Ahoy! Hoisting the sails with Pirate3D by Celine Lim


We have not featured a pre-launch product from a Singapore startup that has garnered this much press attention. This group of childhood friends – Roger Chang, Brendan Goh and Tsang You Jun refer to themselves as “Captains” and “Pirates” in their company, appropriated called Pirate3D.

You may have read our previous post on Prototype Asia and understood that 3D printers create an object with digital designing and print in three dimensions with a special type of plastic-like acrylic. But did you know that 3D printers will soon be available everywhere for everyone? Chief Executive Pirate, Cap’n Roger, says “in (the) future, people will look back and wonder in amazement how we could survive without 3D printers.”

The startup has received US$482,000 in funding through Red Dot Ventures and has raised a further US $1,438,000 through its Kickstarter campaign. Set to officially have the printers available in 2014, there’s been plenty of buzz over the product due to its sleek design and user-friendly set up.


Our team had the opportunity to tour Pirate3D’s cosy work place and are proud to be the first few to see the prototype before its official launch in 2014! The developers and the entrepreneurs are discussing the various ways to cut production costs, and they seem really engrossed in their discussion. Despite their busy schedule, they showed us around and brought us to the second level of the office where we saw their prototype of a 3D printer. The figurine model that was made from the 3D printer is a good replica of the actual model of the human hand.

How Pirate3D printer works

The flagship printer is designed for easy installation and setup which supports cloud printing. It allows you to print and customise your design over the web from anywhere, i.e. phone to the printer. The biggest plus point of the product is the printer’s ability to be mobile enabled (supports Wi-fi) and it does not require cable hookups. Pirate3D also designed a virtual store called Treasure Island, for users to print various type of customised models supported by drag-and-drop, web-based graphic user interface for easy use.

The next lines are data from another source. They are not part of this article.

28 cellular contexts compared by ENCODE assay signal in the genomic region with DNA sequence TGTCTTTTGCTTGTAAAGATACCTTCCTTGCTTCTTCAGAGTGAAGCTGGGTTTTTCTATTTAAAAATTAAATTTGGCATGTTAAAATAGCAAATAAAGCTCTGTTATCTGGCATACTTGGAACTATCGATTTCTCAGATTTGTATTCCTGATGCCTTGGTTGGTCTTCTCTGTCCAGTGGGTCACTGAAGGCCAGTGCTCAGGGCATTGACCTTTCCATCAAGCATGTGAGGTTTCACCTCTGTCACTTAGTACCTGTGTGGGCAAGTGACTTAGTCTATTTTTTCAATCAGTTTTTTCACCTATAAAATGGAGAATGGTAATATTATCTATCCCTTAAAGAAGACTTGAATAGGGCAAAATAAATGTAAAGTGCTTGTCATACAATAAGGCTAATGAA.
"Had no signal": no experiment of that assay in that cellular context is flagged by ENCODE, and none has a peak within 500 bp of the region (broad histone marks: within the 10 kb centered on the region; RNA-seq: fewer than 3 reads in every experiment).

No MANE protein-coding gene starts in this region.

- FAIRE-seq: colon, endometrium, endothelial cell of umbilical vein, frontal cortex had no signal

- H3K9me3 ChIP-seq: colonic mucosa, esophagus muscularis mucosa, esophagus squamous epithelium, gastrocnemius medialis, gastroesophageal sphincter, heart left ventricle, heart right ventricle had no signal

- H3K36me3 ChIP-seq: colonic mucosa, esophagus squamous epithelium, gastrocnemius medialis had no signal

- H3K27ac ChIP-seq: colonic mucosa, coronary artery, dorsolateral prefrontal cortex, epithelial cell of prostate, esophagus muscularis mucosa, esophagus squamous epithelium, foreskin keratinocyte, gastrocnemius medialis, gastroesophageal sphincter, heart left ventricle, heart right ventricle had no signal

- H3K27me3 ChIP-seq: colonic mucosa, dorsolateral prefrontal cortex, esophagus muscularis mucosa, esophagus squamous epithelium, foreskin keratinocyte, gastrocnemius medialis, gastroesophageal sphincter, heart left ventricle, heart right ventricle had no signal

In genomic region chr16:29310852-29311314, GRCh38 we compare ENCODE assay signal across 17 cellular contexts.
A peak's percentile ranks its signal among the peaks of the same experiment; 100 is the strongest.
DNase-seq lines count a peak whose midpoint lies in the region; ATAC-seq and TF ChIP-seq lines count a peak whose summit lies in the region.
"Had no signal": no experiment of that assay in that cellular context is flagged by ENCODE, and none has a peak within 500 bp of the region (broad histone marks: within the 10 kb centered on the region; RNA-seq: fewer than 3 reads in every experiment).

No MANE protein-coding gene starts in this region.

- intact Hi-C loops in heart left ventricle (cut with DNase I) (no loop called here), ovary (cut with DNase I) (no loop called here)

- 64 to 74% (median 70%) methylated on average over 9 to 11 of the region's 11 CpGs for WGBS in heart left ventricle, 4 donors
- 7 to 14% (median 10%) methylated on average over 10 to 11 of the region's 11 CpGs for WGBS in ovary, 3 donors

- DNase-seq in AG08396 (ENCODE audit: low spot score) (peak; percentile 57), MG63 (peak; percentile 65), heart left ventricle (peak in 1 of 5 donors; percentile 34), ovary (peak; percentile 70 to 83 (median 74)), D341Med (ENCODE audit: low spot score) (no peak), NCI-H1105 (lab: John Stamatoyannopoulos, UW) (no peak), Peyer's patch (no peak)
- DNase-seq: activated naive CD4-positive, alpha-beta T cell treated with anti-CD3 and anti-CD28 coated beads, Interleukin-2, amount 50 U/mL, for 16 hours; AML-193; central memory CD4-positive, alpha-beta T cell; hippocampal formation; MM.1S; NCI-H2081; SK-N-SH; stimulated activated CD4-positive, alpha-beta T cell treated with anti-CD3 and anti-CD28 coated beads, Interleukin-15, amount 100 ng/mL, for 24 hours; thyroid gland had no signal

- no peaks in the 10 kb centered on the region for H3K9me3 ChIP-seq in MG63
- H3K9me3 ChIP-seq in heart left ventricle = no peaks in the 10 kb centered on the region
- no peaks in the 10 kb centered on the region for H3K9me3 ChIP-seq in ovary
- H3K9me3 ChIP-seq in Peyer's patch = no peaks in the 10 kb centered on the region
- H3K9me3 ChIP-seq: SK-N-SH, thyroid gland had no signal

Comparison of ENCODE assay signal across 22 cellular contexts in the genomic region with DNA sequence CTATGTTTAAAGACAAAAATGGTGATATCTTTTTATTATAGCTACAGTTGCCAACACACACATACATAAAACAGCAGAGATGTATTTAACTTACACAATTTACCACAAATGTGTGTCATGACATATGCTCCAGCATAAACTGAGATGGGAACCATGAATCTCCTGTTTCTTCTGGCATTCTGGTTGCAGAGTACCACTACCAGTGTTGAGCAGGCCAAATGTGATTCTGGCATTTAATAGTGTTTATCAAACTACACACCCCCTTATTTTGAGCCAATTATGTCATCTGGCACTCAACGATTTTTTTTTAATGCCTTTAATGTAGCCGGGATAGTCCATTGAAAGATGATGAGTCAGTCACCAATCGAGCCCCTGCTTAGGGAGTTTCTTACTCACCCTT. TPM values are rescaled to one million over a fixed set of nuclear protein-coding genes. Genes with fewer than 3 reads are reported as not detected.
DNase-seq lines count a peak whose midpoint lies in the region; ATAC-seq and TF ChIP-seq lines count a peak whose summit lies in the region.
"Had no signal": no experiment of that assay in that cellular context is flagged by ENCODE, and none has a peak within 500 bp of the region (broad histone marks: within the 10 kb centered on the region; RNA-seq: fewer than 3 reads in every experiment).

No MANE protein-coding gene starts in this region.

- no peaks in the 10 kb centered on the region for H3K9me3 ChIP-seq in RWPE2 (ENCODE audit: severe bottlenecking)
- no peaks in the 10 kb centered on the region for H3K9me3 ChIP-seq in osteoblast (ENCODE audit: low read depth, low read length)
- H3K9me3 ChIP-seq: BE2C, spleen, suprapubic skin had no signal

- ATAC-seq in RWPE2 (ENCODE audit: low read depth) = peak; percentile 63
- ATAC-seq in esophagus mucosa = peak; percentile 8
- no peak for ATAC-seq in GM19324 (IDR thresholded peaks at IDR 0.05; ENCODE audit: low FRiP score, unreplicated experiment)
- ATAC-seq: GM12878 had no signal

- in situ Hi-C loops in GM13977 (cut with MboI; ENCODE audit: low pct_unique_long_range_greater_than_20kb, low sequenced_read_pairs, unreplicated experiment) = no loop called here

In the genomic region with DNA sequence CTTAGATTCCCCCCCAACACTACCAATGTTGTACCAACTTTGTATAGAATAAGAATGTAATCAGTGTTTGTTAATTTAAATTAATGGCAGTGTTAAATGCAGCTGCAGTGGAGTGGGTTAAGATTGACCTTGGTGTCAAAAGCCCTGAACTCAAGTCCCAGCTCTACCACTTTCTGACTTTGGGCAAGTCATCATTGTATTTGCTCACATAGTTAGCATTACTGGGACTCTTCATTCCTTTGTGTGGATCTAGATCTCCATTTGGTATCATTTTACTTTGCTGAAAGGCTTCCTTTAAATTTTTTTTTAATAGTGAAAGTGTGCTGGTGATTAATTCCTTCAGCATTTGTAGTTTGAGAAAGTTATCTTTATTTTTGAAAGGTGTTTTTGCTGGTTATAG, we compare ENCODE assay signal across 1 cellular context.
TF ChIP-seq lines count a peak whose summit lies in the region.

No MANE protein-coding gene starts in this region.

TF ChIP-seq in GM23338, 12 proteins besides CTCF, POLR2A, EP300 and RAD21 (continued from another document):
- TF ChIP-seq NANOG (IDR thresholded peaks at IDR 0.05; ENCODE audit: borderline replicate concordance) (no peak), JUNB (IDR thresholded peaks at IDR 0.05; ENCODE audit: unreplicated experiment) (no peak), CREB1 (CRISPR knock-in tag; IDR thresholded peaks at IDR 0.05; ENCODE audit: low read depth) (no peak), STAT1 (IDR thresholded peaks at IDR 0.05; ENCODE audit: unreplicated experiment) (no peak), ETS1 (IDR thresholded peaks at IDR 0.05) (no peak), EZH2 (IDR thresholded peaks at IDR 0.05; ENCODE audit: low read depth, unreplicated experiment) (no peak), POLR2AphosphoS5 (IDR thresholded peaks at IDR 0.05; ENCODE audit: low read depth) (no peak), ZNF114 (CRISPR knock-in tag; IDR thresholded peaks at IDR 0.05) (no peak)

In addition to the startup visit, questions were raised to the crew on their decision to create a startup and their future plans for their company.

Why did you guys decide to startup Pirate 3D?

It started when Brendan Goh and Tsang You Jun, two of its founders, took part in a business competition. They were given a project to make a prototype that is able to change its colour depending on the temperature of its contents. However, they faced problem in prototyping. Prototyping is expensive and requires a considerable length of time for production. They found themselves to be really frustrated at the waiting process and pulled in Roger Chang to help assemble the kit themselves. Roger’s professor, Professor Neo Kok Beng, was also brought in and suggested that they should build their own 3D printers. The team chanced upon this idea and turned it into a business opportunity. They unanimously agreed on calling themselves “Pirate3D” in five minutes.

So, what are the future plans for Pirate3D?

The crew commented that currently, they are looking on to expand their sales and continue their research and development (R&D) for future product lines. They also received numerous calls from design schools such as Nanyang Fine Academy of Arts (NAFA) and Laselle to pre-order the printers for the school students’ coursework project. They also noted that “We don’t want to be just a 3D printer company; we want to be the ones that history books remember as who we truly brought the technology into homes of everyday” – we salute the crew for such a great ambitious aim!

We are pretty sure that in just a couple of years, 3D printing is going to be a smash hit. With the rising popularity of demand in the 3D printing market, we hope to see the birth of more 3D printing startups like Pirate3D and Prototype Asia in the near future.

For more details, visit: www.pirate3D.com

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